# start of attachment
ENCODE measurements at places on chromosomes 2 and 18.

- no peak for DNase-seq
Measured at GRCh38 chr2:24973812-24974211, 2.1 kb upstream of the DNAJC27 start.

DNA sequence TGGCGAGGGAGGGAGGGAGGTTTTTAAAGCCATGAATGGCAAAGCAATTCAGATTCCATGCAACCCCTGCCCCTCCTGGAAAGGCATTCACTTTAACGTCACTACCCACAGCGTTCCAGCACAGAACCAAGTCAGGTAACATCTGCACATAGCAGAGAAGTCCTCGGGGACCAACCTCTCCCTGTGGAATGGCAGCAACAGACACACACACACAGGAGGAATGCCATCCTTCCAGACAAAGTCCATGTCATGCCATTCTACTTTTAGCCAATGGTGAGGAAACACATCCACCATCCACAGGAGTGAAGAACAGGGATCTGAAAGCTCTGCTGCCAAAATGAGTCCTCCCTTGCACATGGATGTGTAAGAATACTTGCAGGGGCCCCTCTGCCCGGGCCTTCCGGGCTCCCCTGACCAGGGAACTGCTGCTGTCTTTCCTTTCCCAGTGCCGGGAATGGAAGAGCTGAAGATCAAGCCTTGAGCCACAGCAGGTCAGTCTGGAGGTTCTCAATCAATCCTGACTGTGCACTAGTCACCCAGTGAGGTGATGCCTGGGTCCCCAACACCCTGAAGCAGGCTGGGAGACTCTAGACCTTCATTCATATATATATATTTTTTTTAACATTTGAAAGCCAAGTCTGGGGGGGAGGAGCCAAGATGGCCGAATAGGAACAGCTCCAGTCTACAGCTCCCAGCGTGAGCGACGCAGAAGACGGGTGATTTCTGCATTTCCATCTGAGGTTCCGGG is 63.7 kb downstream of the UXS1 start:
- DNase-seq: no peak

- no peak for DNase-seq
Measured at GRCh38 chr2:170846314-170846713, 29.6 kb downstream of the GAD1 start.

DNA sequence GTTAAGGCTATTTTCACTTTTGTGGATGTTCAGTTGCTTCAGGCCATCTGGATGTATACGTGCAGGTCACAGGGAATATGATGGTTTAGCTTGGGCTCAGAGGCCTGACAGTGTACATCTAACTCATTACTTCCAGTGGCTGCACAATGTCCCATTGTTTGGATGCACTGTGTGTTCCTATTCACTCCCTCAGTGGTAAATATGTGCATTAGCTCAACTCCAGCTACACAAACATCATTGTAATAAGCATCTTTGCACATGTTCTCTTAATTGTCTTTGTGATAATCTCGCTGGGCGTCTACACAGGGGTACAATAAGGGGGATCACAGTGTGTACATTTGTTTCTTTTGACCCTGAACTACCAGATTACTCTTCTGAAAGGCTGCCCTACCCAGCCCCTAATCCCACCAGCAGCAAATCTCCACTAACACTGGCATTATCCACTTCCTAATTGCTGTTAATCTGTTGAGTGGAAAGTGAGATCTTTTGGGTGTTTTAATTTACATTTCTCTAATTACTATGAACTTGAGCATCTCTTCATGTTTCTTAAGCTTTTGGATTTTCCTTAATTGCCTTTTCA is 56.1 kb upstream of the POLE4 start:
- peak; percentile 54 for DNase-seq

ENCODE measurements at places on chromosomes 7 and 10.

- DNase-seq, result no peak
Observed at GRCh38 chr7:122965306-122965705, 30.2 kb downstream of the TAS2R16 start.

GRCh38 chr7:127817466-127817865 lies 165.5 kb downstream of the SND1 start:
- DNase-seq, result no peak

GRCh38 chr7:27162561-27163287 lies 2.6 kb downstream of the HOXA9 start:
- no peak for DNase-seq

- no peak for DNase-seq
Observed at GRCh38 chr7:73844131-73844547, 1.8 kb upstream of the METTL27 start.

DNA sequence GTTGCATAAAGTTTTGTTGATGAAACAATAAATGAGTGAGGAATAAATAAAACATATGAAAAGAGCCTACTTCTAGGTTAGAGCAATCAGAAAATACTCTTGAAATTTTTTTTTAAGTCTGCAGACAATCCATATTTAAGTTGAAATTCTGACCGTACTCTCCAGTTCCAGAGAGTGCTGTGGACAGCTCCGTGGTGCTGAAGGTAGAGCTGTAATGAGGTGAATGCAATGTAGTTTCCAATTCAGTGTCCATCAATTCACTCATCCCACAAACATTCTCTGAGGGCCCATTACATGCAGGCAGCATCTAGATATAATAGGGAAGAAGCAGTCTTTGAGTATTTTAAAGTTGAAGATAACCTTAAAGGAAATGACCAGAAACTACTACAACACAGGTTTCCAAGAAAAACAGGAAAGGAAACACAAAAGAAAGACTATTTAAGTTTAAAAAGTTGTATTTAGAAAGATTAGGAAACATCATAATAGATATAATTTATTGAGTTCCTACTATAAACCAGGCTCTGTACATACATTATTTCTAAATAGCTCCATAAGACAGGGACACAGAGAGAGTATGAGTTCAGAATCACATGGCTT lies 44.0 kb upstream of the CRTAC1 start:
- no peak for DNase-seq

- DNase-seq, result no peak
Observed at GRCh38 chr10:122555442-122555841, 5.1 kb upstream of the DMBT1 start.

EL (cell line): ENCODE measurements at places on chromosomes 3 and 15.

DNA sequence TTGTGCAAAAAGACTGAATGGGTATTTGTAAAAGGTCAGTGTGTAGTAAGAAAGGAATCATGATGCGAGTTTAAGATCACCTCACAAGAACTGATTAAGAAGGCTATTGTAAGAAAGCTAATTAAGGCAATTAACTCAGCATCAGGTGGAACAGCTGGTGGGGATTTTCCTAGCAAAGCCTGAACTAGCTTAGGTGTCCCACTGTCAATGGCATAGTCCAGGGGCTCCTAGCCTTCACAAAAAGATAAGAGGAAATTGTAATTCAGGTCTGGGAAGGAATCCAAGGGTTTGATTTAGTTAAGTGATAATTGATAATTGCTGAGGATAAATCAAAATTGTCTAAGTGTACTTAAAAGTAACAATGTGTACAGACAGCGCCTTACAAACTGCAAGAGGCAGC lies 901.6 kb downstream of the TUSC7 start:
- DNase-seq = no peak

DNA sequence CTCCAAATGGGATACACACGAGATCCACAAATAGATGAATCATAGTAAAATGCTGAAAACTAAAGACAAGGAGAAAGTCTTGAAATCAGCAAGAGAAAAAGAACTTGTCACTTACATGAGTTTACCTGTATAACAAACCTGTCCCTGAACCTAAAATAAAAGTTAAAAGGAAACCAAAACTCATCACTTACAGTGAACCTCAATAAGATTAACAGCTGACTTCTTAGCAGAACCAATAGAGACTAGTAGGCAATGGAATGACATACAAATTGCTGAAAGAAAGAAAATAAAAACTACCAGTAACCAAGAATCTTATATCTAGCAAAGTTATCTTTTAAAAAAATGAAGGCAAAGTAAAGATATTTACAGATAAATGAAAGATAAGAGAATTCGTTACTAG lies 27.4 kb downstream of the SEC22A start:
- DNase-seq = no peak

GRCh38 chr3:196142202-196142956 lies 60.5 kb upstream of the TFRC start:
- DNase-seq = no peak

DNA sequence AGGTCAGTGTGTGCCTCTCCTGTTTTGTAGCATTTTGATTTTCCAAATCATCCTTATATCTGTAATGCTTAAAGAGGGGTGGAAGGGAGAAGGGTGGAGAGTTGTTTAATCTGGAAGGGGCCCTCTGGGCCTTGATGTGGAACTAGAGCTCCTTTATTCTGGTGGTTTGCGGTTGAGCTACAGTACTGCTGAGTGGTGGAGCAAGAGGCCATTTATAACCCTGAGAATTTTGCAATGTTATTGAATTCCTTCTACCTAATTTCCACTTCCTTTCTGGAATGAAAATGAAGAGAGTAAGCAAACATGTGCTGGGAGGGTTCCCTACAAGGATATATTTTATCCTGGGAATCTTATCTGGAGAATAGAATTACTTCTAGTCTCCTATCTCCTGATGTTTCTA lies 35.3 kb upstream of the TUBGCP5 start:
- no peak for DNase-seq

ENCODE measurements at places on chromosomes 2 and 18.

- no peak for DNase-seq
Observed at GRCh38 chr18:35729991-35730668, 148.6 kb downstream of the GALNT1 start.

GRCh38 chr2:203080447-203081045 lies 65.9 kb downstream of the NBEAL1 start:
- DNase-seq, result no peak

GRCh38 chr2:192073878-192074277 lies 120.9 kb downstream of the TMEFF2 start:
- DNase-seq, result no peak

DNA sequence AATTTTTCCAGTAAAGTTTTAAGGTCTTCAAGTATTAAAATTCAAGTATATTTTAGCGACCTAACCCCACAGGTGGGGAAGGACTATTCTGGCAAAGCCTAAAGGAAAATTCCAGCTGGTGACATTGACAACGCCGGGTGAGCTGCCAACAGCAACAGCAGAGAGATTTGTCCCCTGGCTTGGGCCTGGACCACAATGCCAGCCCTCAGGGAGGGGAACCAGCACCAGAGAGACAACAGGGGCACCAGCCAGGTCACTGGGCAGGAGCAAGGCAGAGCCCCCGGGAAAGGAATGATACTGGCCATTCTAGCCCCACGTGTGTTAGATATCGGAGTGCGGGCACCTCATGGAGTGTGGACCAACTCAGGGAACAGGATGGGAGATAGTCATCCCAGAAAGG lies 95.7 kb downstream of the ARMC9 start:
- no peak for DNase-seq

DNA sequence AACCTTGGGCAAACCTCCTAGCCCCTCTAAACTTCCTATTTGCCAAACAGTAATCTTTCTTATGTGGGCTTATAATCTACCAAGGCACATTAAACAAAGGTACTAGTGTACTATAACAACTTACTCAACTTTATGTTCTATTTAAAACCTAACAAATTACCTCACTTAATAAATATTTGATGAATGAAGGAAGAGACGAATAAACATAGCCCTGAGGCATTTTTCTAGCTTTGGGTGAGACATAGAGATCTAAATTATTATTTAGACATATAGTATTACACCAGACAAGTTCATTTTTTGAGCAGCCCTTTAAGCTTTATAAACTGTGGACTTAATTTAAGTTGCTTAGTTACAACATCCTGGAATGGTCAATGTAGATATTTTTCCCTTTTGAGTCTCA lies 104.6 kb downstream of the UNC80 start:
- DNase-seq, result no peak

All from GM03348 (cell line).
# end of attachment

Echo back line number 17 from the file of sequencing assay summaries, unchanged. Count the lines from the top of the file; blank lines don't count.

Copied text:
- no peak for DNase-seq